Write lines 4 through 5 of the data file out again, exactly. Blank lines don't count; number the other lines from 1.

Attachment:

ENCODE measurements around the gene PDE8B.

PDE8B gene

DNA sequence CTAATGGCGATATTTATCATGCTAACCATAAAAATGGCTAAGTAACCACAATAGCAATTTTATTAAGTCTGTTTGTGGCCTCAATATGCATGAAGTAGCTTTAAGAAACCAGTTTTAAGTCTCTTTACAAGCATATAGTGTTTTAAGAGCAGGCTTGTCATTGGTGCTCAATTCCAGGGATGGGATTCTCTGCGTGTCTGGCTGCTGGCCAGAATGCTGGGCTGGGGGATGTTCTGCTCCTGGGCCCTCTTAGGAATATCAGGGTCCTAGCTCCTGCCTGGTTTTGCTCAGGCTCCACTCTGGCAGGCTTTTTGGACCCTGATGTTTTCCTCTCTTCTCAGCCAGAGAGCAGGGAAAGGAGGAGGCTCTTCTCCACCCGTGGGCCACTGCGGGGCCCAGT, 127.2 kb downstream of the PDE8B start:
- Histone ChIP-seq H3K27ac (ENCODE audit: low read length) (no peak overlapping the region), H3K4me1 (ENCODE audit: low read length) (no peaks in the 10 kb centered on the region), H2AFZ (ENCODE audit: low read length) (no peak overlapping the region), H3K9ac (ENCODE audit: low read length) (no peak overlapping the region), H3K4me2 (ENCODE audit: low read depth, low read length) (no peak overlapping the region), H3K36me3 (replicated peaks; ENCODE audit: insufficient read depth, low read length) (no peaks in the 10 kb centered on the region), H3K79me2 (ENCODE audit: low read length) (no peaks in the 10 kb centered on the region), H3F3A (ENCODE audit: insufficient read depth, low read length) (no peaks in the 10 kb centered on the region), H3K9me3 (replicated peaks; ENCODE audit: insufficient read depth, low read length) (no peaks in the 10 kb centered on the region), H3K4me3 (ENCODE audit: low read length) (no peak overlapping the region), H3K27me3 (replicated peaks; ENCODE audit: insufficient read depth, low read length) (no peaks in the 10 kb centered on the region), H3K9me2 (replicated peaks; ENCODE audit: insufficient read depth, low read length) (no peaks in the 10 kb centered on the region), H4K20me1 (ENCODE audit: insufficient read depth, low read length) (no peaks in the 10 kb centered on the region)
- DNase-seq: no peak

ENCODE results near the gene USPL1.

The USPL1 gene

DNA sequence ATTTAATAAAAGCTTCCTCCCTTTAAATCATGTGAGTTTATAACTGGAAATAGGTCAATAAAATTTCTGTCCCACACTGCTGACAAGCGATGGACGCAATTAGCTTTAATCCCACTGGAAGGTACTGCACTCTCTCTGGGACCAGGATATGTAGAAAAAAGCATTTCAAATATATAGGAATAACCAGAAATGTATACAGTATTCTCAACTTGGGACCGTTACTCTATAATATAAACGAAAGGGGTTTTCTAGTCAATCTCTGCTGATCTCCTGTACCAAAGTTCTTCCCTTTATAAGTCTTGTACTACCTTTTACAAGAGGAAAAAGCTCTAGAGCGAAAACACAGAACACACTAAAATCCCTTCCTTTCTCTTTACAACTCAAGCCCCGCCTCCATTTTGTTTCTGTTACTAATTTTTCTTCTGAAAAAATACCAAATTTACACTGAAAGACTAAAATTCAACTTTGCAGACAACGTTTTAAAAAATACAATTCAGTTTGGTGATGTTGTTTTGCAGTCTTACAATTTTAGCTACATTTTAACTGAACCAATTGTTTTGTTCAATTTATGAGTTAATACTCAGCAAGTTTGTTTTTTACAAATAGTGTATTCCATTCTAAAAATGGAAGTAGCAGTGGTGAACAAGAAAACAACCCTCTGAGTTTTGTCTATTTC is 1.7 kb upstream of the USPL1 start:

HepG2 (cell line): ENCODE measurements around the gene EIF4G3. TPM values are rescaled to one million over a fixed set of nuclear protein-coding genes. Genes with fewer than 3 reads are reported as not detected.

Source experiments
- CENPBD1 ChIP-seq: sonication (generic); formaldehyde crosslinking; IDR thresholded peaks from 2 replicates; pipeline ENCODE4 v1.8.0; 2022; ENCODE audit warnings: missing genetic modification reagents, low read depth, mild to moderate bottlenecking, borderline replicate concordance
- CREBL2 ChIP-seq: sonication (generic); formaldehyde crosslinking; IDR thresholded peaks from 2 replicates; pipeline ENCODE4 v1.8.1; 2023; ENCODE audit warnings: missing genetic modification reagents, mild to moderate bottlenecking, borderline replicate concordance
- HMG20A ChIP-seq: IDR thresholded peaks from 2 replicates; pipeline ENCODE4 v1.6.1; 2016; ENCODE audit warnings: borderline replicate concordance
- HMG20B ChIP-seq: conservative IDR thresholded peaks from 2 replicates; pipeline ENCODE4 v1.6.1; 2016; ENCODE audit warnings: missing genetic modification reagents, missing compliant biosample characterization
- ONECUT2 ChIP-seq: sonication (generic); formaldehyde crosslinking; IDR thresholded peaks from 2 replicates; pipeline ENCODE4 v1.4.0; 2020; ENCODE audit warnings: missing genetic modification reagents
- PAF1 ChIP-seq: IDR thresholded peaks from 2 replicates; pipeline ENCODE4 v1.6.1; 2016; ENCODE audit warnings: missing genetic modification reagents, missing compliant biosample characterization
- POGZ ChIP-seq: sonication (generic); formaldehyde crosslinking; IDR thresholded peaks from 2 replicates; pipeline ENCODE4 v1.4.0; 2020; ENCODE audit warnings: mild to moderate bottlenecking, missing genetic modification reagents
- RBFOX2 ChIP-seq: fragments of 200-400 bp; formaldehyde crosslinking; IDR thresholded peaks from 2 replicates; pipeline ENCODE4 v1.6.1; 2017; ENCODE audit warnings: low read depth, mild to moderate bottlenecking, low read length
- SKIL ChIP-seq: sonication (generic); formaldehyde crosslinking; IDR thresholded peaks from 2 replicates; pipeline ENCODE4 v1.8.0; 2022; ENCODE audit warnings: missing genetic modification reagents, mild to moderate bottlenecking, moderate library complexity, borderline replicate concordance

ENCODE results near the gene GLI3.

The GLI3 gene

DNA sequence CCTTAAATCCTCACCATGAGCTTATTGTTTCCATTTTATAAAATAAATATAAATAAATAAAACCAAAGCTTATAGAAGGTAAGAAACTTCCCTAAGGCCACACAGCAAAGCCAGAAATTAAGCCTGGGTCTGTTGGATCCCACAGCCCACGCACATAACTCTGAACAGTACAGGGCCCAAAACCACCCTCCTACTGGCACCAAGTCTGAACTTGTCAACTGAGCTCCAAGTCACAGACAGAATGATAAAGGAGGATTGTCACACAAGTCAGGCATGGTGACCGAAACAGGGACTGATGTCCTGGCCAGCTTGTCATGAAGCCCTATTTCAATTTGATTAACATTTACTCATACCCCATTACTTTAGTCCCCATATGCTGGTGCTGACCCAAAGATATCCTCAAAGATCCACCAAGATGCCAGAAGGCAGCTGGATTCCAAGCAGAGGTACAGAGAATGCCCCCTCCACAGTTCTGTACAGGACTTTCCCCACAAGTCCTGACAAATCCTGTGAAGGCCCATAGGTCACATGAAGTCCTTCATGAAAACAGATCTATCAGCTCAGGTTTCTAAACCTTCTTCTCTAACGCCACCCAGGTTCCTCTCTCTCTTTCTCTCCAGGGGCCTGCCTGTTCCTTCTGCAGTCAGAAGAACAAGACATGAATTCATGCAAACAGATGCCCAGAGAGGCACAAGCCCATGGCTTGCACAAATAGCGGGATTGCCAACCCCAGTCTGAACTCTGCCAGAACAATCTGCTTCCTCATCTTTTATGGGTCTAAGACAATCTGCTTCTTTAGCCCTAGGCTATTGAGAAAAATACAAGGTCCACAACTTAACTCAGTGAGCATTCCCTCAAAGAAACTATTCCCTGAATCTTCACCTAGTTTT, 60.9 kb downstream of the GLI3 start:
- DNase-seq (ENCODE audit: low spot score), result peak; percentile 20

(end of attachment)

- Histone ChIP-seq H3K27ac (ENCODE audit: low read length) (no peak overlapping the region), H3K4me1 (ENCODE audit: low read length) (no peaks in the 10 kb centered on the region), H2AFZ (ENCODE audit: low read length) (no peak overlapping the region), H3K9ac (ENCODE audit: low read length) (no peak overlapping the region), H3K4me2 (ENCODE audit: low read depth, low read length) (no peak overlapping the region), H3K36me3 (replicated peaks; ENCODE audit: insufficient read depth, low read length) (no peaks in the 10 kb centered on the region), H3K79me2 (ENCODE audit: low read length) (no peaks in the 10 kb centered on the region), H3F3A (ENCODE audit: insufficient read depth, low read length) (no peaks in the 10 kb centered on the region), H3K9me3 (replicated peaks; ENCODE audit: insufficient read depth, low read length) (no peaks in the 10 kb centered on the region), H3K4me3 (ENCODE audit: low read length) (no peak overlapping the region), H3K27me3 (replicated peaks; ENCODE audit: insufficient read depth, low read length) (no peaks in the 10 kb centered on the region), H3K9me2 (replicated peaks; ENCODE audit: insufficient read depth, low read length) (no peaks in the 10 kb centered on the region), H4K20me1 (ENCODE audit: insufficient read depth, low read length) (no peaks in the 10 kb centered on the region)
- DNase-seq: no peak